Beauty pageants like you’ve never seen them before. Supernatural creatures from folklore. A disposable coffee cup in love.
These are just some of the themes of the KidsFilmFest, an international slate with short film adventures, which this year like last year will be shown completely online. For $ 10, families can watch the two programs presented by the Brooklyn Film Festival anytime from Friday noon until 10:00 p.m. Eastern Time on June 13th. Streaming on CineSend, each series – eight titles for children ages 3 to 7 and nine for ages 8 to 15 – followed by a recorded discussion with filmmakers.
The animated selection includes Xi Chengzhuo’s beautiful, wordless “Ballad of Musical Notes”; Catherine Chen’s “Yuan Yuan and the Hollow Monster,” in which a girl defeats a hurricane; and Susan Lim and Samudra Kajal Saikia’s “Boy Scientist” on geek romance. But the strongest love story is live action: “Finally,” Lorena Gordon’s portrayal of a gay teenager growing up – and a warm coming out.
“Vienna Waltzes” is the last great spectacle that George Balanchine created for the New York City Ballet. It’s 45 minutes of waltzes that move from the forest to a rough beer hall to elegant ballrooms, erotically charged and spooky. In the end, the stage is flooded by a whirlpool of pairs of waltzes, dozens of them multiplied by mirrors.
A free performance of the 2013 work will be available on the company’s website and YouTube channel from Thursday, 8 p.m. Eastern Time through June 17. It’s a fitting finale to a strong digital season that featured a beautiful Sofia Coppola film about the company’s return to its home theater. In September the dancers will again fill the stage in front of a live audience. For the time being, “Viennese Waltz” fills the screen.
Outside? On-line? How about both?
While the live music slump in town begins to thaw and the virtual programming is still going strong, New Yorkers can look forward to a summer of music both outdoors and online. This weekend, the Brooklyn Museum’s flagship First Saturday program – which is still alive despite its necessarily smaller scale and new outdoor environment – provides a re-entry point for the concert disadvantaged. The free Pride-themed program from 2 p.m. offers a drag show, a set by the Peru-born DJ Undocubougie and a performance by Kalbells, the psychedelic synth-pop group around Kalmia Traver, who also participate for their spirited singing. well known is the band Rubblebucket.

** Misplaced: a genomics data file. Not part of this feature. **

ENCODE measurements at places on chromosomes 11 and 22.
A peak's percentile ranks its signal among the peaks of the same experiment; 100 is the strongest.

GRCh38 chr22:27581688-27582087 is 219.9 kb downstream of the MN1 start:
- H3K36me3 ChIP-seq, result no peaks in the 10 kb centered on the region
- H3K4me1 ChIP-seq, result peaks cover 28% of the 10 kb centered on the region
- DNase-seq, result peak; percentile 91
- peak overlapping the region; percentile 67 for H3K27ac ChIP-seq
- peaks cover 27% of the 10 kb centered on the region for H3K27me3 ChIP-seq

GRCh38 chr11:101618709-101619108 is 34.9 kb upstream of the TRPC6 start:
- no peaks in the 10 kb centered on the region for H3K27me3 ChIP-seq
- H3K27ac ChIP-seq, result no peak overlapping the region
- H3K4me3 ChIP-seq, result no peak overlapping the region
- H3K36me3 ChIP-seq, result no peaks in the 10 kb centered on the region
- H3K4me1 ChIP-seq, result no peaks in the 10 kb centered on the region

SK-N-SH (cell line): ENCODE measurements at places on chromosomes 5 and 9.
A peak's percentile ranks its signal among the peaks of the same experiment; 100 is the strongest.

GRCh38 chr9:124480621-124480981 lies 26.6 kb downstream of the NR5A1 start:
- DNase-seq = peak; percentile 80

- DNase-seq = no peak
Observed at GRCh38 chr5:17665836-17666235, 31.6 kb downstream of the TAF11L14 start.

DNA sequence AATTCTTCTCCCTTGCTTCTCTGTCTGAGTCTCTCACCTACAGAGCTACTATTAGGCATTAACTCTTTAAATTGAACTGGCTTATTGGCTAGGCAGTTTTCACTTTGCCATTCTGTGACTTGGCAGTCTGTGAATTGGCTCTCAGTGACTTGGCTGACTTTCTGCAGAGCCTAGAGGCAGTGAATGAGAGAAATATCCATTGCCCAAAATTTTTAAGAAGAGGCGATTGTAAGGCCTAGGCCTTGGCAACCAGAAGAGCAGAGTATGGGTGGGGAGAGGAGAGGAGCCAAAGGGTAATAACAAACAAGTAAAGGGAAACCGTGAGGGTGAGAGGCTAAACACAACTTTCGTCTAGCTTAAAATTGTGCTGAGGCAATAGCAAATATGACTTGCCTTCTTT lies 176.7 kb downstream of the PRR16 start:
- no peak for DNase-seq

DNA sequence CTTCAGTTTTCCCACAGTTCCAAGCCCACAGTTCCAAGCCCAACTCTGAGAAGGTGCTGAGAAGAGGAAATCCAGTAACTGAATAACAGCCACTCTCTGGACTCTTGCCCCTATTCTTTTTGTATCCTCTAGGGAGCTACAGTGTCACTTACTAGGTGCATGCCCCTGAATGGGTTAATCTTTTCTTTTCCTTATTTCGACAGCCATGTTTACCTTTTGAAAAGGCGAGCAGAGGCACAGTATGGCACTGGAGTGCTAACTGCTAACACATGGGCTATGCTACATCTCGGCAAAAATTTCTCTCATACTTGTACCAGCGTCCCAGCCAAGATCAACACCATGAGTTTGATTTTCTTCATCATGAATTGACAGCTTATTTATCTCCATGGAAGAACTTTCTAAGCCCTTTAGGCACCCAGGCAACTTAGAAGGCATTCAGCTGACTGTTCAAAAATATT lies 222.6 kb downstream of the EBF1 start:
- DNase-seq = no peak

Another musical offering this weekend comes from Lake Street Dive, a group of New England Conservatory graduates who have refined a retro soul sound with contemporary luster on seven studio albums. They draw on their latest “Obvious” for livestreams on Saturday and Sunday at 8 p.m. Eastern Time; Tickets start at $ 20 and are available at boxoffice.mandolin.com.
The composer and improviser Anthony Braxton will be 76 years old on Friday. But he will not celebrate the occasion with nostalgia.
His “12 Comp (ZIM) 2017”, which is to be released on Blu-ray audio and as a digital download, brings together a dozen set-length performances, all of which are dedicated to one of his latest concepts (“ZIM” refers to a style of composition.) based on intensity gradations). The ensembles vary from six to nine players, each with several brass specialists (from trumpet to tuba), two harpists (including Jacqueline Kerrod and Brandee Younger), and Braxton himself (on a variety of reeds).
Listening to the album every 10 hours may forbid, so start with a track; playing with density and thrift reveals an accessible form of experimental drama. “Composition No. 409 “, which is available as a preview on the Bandcamp page of the album, is majestic: It develops from a sensitive state of mysticism, in which harps glisten over accordion drones, to conflagrations that are fueled by the hot phrasing of this saxophonist still untroubled by age.
SETH COLTER WALLS
And they lived hilariously to this day
Paul Rudnick has worked on Broadway lately than almost anyone. When Nathan Lane gave a pop-up performance at the St. James Theater in April to signal the industry resurgence, he gave a Rudnick monologue and played a hardcore theater fanatic.
Carter Ogden, the less than self-confident hero of Rudnick’s lively new novel “Playing the Palace” (Bekley), is equally enthusiastic about the stage. On Valentine’s Day as a single and heartbroken, he cycles across Manhattan and imagines a musical number in which everyone else is paired. Little does he know that he is on his way to his own meeting – with Edgar, the ridiculously handsome, cute and emotionally damaged Crown Prince of England.
Comparisons with Prince Harry and Meghan Markle are inevitable as Carter and Edgar see one obstacle after another. But this is a romantic comedy; The question is not whether love triumphs, but how. The answer can make you cheer.